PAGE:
Six Hour Limit Implemented

Businesses were ordered yesterday to ensure that their staff took minimum rest periods, after existing guidelines were dismissed as "meaningless" by the European Court of Justice.

The ruling means that employers must ensure that staff take off at least 11 hours between working days, and have a minimum of 1 day off a week, as well as a 20-minute rest after every 6 hours of work. Business groups said that employees would be unable to choose to work long hours to earn more money because they would be forced to take breaks against their will.

Brussels have argued that the decision simply brought Britain in line with the rest of Europe.

The ruling was an embarrassing defeat for the Department of Trade and Industry, which drew up guidelines in 1998 stating that employers merely had to advise staff that they were allowed certain rest breaks.

European judges said yesterday that the DTI’s advice encouraged employers to break the rules about time off. These were agreed at a summit by all EU members, including Britain, as part of the European Working Time Directive .

Syed Kamall, a Conservative MEP, said that the ruling would make Britain’s labour market less flexibile by preventing employees from choosing to work longer hours. "This is a kick in the teeth for British workers who may want to work longer hours to pay for extra bills or family holidays," he said. "While many people have a healthy work-life balance, others may choose to put in extra hours to achieve their ambitions. Telling British employers to send them home against their will is nonsensical."

Employers fear that the ruling could leave them open to employment tribunal cases on alleged abuses of the directive.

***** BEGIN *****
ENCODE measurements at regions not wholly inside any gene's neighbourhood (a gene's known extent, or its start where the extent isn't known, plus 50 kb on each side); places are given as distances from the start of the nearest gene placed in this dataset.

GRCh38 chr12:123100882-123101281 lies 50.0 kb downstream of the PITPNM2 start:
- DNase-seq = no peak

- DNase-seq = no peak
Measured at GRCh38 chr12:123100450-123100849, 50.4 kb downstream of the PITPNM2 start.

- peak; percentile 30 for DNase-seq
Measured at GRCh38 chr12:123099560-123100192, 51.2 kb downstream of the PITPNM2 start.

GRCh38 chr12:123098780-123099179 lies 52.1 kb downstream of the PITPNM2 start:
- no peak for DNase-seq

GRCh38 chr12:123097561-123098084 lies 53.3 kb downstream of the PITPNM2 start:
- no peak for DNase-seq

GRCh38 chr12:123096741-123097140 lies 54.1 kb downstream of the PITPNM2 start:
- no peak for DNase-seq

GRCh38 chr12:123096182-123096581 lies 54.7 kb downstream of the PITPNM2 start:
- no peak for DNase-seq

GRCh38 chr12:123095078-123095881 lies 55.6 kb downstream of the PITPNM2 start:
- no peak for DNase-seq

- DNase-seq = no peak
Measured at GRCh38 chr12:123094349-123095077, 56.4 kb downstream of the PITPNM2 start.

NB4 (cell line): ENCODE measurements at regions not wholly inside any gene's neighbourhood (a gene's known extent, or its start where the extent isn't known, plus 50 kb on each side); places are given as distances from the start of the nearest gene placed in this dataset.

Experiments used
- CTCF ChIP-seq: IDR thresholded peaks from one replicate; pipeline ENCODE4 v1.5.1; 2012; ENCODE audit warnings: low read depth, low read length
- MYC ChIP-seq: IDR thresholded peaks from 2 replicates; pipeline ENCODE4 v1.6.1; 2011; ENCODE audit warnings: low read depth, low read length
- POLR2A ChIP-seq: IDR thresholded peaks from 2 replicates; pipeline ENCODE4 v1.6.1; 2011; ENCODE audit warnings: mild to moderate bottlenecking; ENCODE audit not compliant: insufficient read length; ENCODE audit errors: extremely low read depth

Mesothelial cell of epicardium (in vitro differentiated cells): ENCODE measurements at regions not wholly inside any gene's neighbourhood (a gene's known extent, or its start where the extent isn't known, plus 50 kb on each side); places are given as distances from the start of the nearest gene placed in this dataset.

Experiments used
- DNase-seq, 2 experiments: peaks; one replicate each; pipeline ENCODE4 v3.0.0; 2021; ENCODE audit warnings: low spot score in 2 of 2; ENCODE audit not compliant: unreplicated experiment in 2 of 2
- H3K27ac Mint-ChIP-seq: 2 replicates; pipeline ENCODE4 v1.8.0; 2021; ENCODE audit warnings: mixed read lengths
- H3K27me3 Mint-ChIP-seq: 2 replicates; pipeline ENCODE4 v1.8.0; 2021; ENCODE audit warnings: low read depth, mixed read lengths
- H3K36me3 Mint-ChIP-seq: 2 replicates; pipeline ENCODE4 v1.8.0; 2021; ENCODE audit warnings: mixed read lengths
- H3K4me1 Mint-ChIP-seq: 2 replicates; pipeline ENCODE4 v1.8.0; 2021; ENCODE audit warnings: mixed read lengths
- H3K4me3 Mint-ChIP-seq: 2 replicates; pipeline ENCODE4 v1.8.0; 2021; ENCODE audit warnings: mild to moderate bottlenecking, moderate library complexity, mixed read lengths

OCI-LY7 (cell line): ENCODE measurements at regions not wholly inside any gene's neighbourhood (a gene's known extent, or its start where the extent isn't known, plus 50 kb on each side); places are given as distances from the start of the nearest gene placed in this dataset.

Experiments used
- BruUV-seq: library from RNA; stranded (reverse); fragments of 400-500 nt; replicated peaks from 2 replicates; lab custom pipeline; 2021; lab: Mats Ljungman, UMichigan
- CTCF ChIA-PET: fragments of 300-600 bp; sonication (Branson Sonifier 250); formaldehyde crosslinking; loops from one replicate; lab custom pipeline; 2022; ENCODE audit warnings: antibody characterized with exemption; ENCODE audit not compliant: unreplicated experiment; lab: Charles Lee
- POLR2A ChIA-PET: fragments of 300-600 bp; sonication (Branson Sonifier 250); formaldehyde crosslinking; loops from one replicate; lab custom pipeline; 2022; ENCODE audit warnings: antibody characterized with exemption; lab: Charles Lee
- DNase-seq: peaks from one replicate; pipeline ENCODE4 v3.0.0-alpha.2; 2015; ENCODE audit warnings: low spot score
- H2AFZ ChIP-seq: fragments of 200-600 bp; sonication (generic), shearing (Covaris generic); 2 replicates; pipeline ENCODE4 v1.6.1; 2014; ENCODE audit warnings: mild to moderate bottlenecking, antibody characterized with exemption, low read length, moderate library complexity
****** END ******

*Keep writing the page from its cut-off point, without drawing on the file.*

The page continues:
Susan Anderson, director of human resources policy at the CBI, said: "The realities of working life cannot be ignored. Employers can’t stand over employees to make sure they take a full lunch or coffee break. Similarly, employers cannot police what employees do during their weekends or evenings – whether they take a second job, for example, or spend an hour or two thinking about a work issue. And employees do not want big brother looking over their shoulder to check what they are doing in their own time."

But Brendan Barber, general secretary of the TUC, said: "Employers will now have to do their utmost to ensure their staff get the breaks they are entitled to. The Government must now change its guidance on rest breaks to ensure that workers know their rights and can benefit from them, and that employers know their responsibilities and meet them fully."

The ruling from the court in Luxemburg stated: "The [DTI] guidelines are liable to render the right of workers to daily and weekly rest periods meaningless because they do not oblige employers to ensure that workers actually take the minimum rest period, contrary to the aims of the Working Time Directive."

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